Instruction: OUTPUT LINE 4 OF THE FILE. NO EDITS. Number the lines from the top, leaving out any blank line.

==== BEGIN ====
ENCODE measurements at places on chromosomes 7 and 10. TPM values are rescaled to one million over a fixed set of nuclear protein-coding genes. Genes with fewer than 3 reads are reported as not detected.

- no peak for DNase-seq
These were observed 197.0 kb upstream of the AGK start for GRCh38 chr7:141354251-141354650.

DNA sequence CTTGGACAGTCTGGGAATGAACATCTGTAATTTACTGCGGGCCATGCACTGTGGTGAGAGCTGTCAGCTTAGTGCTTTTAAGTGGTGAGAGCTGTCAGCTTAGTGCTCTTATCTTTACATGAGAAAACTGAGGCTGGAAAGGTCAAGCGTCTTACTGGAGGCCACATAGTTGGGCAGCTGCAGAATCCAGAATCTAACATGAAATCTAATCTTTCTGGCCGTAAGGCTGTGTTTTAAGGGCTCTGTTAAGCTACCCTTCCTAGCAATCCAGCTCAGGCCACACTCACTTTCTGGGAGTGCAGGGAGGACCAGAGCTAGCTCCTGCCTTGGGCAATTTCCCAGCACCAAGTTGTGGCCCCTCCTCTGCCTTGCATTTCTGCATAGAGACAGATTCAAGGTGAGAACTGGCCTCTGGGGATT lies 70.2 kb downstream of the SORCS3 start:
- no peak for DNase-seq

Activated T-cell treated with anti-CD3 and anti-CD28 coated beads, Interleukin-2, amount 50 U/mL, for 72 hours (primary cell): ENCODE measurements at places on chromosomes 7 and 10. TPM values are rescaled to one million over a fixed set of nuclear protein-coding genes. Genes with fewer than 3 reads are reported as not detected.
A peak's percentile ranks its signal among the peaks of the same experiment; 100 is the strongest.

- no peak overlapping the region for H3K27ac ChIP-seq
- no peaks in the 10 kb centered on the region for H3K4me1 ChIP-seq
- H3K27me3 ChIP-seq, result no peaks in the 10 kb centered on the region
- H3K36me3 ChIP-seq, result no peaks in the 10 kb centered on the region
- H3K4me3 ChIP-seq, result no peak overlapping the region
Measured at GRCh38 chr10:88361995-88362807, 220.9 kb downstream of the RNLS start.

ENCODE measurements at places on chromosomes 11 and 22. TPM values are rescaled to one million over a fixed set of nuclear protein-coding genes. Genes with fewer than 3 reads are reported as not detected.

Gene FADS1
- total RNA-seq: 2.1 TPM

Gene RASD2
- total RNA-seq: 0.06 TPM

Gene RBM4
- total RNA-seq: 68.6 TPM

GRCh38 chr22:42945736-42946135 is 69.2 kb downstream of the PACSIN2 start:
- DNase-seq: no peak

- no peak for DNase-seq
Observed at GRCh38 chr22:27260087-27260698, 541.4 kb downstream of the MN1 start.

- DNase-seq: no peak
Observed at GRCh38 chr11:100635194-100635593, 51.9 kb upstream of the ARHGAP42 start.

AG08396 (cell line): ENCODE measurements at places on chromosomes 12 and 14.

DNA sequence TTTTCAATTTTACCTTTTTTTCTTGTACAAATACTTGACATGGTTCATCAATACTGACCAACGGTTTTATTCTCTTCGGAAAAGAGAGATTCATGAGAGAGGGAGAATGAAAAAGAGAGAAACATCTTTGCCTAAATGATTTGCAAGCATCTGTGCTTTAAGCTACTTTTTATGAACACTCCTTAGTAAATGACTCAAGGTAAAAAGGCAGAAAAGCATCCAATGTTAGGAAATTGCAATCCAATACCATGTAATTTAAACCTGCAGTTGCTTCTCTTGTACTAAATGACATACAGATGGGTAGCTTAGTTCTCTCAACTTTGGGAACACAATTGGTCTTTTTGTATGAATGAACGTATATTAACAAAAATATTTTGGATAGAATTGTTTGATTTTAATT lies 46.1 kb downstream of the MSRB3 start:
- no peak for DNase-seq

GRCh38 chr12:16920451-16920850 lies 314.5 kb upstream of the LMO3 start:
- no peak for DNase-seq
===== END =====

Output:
DNA sequence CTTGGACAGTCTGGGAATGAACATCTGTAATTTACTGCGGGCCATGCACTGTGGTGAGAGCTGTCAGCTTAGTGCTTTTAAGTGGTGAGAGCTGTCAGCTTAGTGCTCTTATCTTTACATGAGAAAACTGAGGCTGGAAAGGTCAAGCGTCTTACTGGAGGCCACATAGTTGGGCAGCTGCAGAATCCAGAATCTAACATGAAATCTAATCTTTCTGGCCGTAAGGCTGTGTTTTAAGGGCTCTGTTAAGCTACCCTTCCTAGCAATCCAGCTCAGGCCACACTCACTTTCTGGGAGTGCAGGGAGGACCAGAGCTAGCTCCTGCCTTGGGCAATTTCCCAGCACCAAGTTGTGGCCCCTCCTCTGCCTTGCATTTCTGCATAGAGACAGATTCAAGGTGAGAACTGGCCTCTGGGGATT lies 70.2 kb downstream of the SORCS3 start: